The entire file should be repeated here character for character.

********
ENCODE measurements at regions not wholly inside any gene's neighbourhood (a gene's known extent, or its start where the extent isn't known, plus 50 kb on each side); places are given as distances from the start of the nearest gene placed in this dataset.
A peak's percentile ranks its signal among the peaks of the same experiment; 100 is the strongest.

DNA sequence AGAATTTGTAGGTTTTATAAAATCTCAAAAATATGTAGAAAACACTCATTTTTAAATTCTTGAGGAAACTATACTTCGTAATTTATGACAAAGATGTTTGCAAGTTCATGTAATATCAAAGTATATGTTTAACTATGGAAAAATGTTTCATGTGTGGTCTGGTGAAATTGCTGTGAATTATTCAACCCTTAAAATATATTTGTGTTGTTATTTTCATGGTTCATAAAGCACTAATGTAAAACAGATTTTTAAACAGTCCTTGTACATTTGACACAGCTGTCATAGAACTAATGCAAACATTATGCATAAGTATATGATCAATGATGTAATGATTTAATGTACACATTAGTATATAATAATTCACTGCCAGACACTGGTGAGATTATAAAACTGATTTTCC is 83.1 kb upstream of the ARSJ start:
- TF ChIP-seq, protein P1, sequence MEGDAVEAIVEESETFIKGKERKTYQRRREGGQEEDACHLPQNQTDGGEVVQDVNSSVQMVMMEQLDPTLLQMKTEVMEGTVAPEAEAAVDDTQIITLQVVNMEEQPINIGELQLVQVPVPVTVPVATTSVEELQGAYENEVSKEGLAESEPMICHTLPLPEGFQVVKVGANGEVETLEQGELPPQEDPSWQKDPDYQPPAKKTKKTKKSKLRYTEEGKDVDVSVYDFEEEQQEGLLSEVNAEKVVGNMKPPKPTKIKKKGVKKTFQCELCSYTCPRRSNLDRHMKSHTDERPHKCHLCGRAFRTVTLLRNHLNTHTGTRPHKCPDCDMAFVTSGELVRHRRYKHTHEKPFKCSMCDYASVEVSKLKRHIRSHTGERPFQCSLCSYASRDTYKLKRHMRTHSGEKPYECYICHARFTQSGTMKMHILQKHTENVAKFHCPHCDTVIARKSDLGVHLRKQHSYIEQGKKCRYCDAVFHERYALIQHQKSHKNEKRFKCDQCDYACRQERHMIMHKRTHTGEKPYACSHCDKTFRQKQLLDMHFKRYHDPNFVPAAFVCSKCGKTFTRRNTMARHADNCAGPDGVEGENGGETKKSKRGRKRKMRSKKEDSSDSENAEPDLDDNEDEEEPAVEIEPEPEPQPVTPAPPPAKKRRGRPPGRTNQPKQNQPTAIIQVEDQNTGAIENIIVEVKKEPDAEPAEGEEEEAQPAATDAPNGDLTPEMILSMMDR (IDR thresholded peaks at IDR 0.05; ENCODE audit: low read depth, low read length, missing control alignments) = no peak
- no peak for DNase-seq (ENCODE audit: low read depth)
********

ENCODE measurements at regions not wholly inside any gene's neighbourhood (a gene's known extent, or its start where the extent isn't known, plus 50 kb on each side); places are given as distances from the start of the nearest gene placed in this dataset.
A peak's percentile ranks its signal among the peaks of the same experiment; 100 is the strongest.

DNA sequence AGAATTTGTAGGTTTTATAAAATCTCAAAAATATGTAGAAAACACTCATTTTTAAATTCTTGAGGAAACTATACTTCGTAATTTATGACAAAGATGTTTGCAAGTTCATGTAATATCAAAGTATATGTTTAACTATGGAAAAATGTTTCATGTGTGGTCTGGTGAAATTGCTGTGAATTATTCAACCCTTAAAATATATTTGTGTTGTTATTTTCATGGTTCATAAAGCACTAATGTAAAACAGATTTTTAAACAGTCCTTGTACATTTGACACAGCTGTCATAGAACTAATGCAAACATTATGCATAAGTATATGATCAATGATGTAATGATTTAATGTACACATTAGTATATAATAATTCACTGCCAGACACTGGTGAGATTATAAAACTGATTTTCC is 83.1 kb upstream of the ARSJ start:
- TF ChIP-seq, protein P1, sequence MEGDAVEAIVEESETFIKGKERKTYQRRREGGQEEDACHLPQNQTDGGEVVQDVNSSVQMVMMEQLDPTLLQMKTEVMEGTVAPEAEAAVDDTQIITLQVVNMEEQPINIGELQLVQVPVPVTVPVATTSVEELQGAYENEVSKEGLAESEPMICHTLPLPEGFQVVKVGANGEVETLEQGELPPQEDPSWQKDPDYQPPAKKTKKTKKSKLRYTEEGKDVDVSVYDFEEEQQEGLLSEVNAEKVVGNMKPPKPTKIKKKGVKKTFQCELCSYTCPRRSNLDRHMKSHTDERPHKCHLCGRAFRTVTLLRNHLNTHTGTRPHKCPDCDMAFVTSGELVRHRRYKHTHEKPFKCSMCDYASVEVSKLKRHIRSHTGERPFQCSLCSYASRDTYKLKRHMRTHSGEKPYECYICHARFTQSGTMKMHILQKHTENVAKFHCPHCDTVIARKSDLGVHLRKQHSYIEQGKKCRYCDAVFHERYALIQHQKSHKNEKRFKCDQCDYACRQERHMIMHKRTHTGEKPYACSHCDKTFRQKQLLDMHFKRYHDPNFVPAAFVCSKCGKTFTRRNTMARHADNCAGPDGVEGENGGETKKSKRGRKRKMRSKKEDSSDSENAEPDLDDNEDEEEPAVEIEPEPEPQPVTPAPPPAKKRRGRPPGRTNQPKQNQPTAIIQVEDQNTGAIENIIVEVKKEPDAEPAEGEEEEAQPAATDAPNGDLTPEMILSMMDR (IDR thresholded peaks at IDR 0.05; ENCODE audit: low read depth, low read length, missing control alignments) = no peak
- no peak for DNase-seq (ENCODE audit: low read depth)